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UPDATE 2-China crude oil demand growth to accelerate in 2012-CPCIF
January 11, 2012 / 6:31 AM / 6 years ago

UPDATE 2-China crude oil demand growth to accelerate in 2012-CPCIF

* 2012 apparent crude demand seen up 5.3 pct, vs 3.5 pct in 2011

* Oil refining capacity at 11.8 mln bpd at end 2011

* Gas demand seen up 15.3 pct in 2012 (Adds details on oil product demand in fourth and fifth paragraphs)

BEIJING, Jan 11 (Reuters) - China’s apparent crude oil consumption could accelerate in 2012 from a year earlier due to ongoing strong demand for energy and chemical products, forecasts from an industry association showed on Wednesday.

The China Petroleum and Chemical Industry Federation estimated that apparent crude consumption will increase 5.3 percent year on year to 480 million tonnes in 2012, or 9.6 million barrels per day, compared with its forecast of a rise of around 3.5 percent in 2011.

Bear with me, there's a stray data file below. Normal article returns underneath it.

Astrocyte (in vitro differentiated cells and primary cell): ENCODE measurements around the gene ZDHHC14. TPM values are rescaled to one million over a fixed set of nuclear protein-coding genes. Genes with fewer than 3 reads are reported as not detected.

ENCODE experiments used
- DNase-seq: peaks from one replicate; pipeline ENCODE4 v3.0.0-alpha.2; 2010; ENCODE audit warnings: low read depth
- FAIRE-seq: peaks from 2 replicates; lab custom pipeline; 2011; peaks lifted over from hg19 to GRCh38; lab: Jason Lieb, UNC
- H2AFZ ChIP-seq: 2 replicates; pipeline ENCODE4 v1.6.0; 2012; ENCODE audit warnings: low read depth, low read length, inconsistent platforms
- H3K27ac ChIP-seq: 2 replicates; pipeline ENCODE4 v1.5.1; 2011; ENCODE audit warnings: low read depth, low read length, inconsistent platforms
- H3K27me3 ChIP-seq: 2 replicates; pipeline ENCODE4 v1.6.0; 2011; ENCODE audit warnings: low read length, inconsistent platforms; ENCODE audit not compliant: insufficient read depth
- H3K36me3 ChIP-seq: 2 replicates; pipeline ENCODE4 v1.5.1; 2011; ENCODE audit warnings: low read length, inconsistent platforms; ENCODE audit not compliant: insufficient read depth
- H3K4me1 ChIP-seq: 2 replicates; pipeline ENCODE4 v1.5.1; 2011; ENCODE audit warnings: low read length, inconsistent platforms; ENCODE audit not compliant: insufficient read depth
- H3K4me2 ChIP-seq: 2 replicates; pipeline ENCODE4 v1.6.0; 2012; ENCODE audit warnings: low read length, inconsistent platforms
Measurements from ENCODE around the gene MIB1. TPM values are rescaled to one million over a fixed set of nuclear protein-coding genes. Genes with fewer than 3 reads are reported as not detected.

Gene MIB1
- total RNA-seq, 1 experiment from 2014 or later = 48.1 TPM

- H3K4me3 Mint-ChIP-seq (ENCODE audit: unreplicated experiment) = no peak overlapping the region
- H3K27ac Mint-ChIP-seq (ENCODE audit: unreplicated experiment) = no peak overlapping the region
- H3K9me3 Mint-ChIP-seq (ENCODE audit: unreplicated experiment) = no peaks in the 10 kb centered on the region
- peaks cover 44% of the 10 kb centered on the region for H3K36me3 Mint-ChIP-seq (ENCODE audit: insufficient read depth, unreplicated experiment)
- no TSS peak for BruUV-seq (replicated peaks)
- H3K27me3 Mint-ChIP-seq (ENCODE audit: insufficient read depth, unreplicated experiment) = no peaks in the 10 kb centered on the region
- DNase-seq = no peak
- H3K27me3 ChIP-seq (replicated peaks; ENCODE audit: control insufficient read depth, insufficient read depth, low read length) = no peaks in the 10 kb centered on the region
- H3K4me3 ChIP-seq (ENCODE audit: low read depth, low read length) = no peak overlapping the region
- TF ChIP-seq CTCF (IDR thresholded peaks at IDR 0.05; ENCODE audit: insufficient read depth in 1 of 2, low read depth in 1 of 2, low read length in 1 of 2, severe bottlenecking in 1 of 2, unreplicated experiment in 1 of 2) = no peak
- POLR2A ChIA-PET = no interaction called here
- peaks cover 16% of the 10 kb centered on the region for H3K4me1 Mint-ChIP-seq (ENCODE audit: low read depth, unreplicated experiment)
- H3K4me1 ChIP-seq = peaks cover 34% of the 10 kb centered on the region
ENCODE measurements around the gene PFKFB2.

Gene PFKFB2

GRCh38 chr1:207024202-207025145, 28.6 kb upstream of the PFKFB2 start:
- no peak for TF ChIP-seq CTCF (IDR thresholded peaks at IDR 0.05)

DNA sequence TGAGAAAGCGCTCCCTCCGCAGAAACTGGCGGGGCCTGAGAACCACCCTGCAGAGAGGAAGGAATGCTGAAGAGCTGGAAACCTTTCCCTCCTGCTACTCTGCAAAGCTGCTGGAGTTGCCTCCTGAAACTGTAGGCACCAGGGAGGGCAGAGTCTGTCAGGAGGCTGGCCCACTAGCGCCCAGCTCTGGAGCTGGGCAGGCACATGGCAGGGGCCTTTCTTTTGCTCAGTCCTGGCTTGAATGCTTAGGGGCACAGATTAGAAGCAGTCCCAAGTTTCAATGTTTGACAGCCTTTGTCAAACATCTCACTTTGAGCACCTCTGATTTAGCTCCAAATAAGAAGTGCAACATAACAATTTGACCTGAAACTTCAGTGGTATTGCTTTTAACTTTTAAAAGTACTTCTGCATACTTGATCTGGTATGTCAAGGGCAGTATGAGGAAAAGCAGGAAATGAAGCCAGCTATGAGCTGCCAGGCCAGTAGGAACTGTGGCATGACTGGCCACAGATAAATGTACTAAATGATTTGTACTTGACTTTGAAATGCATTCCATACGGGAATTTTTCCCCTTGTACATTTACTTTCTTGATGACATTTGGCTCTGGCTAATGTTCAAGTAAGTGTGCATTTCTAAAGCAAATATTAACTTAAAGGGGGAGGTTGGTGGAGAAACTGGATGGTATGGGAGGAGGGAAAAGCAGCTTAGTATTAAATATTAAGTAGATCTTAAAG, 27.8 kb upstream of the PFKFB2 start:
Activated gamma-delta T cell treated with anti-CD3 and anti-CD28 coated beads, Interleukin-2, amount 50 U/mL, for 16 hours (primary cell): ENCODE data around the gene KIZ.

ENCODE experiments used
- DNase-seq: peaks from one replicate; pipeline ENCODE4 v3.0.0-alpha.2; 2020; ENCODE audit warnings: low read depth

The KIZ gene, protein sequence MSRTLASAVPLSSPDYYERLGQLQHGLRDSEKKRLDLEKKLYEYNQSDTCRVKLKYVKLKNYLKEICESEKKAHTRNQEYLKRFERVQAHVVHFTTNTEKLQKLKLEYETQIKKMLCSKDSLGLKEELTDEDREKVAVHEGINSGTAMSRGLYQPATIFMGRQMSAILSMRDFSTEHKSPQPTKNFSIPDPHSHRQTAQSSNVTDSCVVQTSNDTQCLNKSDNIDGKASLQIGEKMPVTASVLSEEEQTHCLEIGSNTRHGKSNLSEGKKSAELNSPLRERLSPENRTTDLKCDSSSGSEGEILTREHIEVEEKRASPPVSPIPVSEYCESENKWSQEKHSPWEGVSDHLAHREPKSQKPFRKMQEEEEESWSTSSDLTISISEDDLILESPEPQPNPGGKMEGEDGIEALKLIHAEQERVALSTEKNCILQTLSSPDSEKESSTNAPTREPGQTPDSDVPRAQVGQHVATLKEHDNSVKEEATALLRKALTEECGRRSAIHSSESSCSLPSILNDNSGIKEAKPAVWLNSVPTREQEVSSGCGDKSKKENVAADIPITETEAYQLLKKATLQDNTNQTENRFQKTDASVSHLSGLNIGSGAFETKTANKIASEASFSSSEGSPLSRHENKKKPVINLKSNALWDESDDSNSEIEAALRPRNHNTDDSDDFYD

Oil consuming industries including automobile, aviation and marine transportation will keep expanding and demand in basic chemical industries will maintain strong growth momentum, the federation said in a press conference.

It forecast demand for three key oil products -- gasoline, diesel and kerosene -- at 280 million tonnes in 2012, a 5.8 percent rise from the prior year.

The association didn’t give details on the growth forecast for other products.

Oil refining capacity in the world’s second-largest oil consuming country rose 6.9 percent at the end of 2011 from the prior year to 590 million tonnes, or 11.8 million bpd, the industry group said.

Chinese refineries will process 470 million tonnes of crude oil in 2012, or 9.4 million bpd, up 5 percent from a year earlier.

Natural gas output is expected to increase around 11 percent year on year to 113 billion cubic metres (bcm) and crude oil production to gain 1.5 percent to over 200 million tonnes, it said.

The group also forecast that China’s natural gas consumption would rise 15.3 percent in 2012 to 148.2 bcm and ethylene demand to rise 13.6 percent on year to 18.5 million tonnes. (Reporting by Jim Bai and Chen Aizhu; Editing by Ken Wills and Jonathan Hopfner)

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